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Sandbag House


Earthbag Construction. – Building Bag House Invention – found on @DSinventions Youtube channel. Well worth a look!


Building the sandbag house

Building a sandbag house in arid Southern Africa can be an innovative and sustainable solution to provide shelter. Here’s a step-by-step guide, explained in detail for a 12th grader:

Step 1: Gather Materials To build a sandbag house, you’ll need the following materials:

  • Sandbags: Durable, woven polypropylene sandbags are best.
  • Local Soil: Collect sandy soil from the construction site.
  • Barbed Wire: Used to secure the sandbags together.
  • Wooden Beams: For framing the door and window openings.
  • Roofing Materials: Sheets of corrugated metal or thatch for the roof.
  • Foundation Materials: Cement, gravel, or stones to level the ground.

Step 2: Prepare the Foundation Clear the construction site of any debris and level the ground. Lay a solid foundation by digging shallow trenches around the perimeter. Fill the trenches with cement, gravel, or stones to create a stable base.

Step 3: Fill the Sandbags Fill the sandbags with the sandy soil you collected. It’s crucial to pack the soil tightly to make sturdy sandbags. Avoid overfilling, so the bags are not too heavy to lift and handle.

Step 4: Start Building Lay the first layer of sandbags along the trenches, pressing them firmly into place. Slightly overlap the bags to create a strong bond between them. Use barbed wire between each layer to add stability. This technique is called “staggered” or “running bond.”

Step 5: Stack the Sandbags Continue stacking the sandbags on top of each other, making sure each row is level. As you progress, tamp down the bags gently with a rubber mallet or your hands to create a solid structure.

Step 6: Add Wooden Beams For door and window openings, frame them with wooden beams. Place the beams at the desired height and width of the openings and secure them to the sandbags using nails or screws.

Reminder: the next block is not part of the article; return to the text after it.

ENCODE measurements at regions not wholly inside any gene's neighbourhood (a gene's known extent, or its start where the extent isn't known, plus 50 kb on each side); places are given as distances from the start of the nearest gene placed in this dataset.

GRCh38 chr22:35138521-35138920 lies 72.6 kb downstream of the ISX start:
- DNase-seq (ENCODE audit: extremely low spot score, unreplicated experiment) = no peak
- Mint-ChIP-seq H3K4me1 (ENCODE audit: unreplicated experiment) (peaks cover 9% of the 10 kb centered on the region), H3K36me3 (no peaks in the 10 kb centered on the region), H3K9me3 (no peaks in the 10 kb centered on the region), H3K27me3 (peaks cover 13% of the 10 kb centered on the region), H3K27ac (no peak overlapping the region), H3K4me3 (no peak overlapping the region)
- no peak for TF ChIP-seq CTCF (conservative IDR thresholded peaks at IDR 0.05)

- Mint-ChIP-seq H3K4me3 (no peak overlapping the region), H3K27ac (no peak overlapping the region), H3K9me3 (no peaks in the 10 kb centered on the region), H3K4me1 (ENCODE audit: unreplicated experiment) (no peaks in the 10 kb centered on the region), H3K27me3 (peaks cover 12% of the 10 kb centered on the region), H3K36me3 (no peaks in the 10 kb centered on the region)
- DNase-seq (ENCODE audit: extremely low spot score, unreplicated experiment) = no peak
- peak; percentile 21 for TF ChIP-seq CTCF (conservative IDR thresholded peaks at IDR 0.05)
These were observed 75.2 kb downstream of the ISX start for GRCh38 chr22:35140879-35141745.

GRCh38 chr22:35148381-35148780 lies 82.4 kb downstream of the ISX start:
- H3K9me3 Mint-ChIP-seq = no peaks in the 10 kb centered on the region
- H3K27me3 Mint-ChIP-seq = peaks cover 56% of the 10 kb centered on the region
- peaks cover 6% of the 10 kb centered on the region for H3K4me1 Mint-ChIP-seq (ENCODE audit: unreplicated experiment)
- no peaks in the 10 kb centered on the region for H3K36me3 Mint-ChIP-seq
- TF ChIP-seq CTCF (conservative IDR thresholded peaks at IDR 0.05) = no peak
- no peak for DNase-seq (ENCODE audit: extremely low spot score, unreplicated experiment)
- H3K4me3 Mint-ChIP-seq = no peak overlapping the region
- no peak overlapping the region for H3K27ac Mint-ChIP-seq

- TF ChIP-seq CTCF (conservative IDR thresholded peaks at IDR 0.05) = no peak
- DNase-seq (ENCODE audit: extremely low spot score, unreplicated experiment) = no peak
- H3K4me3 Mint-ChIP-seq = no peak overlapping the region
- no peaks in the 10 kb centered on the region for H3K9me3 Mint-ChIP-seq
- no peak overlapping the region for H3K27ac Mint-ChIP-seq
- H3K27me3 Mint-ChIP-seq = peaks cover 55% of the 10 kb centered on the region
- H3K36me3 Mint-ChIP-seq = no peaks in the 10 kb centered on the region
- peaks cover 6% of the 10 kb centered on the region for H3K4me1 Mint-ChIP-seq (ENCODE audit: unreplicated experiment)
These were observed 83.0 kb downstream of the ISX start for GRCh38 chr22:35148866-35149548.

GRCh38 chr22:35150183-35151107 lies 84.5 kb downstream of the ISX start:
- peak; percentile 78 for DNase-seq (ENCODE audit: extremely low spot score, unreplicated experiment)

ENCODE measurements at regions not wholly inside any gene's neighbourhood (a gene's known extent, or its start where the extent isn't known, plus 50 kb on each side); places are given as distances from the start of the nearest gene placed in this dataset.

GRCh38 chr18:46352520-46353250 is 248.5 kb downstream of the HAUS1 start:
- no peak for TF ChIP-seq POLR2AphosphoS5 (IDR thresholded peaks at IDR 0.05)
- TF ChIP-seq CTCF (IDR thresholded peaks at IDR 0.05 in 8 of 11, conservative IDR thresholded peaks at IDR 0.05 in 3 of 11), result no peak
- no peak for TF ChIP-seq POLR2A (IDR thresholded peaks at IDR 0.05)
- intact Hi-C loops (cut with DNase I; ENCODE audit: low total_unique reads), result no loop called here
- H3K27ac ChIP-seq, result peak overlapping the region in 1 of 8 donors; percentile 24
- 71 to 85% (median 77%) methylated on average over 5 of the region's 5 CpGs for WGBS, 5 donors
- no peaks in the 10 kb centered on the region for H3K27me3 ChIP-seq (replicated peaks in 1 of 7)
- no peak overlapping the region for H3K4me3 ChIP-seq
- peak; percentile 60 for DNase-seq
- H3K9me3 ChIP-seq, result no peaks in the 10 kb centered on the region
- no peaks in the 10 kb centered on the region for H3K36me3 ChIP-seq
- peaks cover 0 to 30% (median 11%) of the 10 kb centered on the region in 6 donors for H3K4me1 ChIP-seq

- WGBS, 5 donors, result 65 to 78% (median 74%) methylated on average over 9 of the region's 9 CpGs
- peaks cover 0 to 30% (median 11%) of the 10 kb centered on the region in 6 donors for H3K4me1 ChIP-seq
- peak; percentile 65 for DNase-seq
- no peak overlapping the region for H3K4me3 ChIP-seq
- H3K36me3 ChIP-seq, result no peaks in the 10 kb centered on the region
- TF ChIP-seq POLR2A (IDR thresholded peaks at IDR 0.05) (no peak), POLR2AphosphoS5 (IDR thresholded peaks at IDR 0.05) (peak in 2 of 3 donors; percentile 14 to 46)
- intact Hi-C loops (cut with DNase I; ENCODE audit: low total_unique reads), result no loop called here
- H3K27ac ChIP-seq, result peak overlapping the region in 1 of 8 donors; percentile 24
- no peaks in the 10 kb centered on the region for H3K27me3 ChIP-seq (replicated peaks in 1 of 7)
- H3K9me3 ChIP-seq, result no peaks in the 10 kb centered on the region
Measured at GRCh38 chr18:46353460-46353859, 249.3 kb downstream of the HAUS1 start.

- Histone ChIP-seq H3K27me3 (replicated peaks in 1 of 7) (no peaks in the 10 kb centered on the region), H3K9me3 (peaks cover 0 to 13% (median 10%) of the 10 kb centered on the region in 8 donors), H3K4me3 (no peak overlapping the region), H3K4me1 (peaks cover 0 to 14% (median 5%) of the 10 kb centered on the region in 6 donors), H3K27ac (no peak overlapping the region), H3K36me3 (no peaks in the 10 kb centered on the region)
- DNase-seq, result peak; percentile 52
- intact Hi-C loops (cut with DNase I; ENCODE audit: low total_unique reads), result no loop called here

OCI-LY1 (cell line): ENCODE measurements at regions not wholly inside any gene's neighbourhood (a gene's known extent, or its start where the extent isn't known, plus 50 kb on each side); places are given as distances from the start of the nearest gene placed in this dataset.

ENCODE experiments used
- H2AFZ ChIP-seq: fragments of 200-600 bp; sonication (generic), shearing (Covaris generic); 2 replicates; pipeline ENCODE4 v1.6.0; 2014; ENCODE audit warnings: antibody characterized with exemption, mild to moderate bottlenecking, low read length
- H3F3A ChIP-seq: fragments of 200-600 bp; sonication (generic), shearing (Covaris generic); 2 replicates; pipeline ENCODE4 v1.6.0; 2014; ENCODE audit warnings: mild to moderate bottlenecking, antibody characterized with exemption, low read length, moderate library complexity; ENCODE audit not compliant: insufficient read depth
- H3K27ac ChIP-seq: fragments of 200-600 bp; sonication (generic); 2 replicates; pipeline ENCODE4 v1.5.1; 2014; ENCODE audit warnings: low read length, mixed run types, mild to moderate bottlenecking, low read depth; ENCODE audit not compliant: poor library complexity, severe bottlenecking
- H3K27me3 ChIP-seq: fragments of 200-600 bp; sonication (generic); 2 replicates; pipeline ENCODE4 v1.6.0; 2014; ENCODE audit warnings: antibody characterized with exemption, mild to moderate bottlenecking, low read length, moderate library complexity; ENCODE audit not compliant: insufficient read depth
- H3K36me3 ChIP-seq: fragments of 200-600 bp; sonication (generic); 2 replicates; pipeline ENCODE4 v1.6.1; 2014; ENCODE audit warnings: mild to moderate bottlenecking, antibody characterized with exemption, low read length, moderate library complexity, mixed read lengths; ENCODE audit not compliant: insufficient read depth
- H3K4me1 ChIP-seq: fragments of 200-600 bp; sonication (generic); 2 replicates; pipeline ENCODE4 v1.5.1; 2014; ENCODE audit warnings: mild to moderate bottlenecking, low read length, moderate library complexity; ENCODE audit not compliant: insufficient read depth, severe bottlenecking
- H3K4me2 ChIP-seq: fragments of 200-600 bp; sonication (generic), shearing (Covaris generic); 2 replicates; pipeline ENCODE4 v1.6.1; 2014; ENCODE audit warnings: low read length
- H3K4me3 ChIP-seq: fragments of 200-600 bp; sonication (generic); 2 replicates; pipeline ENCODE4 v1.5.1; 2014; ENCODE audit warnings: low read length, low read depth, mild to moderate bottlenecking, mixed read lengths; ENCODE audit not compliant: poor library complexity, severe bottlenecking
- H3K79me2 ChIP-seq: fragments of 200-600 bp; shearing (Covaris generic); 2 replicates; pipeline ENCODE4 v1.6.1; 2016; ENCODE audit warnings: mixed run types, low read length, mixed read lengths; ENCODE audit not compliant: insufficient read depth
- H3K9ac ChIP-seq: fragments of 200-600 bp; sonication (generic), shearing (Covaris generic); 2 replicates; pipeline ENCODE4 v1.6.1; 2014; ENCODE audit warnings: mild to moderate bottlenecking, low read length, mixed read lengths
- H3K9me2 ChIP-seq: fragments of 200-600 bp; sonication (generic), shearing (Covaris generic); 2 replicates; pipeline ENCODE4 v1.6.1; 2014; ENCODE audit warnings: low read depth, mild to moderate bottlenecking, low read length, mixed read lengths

Step 7: Complete the Walls Continue stacking sandbags until you reach the desired height for your walls. Be sure to keep the walls straight and even.

Step 8: Roofing Once the walls are complete, add the roofing materials. If using corrugated metal, secure it to the wooden beams with screws or nails. For a thatch roof, layer the thatch bundles over the wooden beams, securing them with twine.

Step 9: Door and Windows Cut out openings in the sandbag walls for the door and windows. Attach doors and window frames securely to the wooden beams.

Step 10: Finishing Touches To give the walls a smoother appearance, you can apply a layer of plaster or stucco to the exterior. Inside, you may paint the walls or apply a layer of clay or lime for a more finished look.

Step 11: Insulation and Comfort Sandbag houses offer excellent thermal insulation. However, you can enhance it by adding straw bales or clay inside the walls. This will help keep the house cool during the day and warm at night.

Remember, building a sandbag house requires teamwork, and it’s essential to work carefully and patiently. Seek guidance from experienced builders or volunteers who have worked on similar projects. The result will be a unique and environmentally friendly shelter suitable for the arid climate of Southern Africa.

Tips & tricks

Here are some important tips for keeping the sandbags together and guidelines for installing windows, doors, and roofs in a sandbag house:

Tips for Keeping Sandbags Together:

  1. Barbed Wire: Place barbed wire between each layer of sandbags to create a strong bond. This helps prevent the bags from slipping or shifting over time.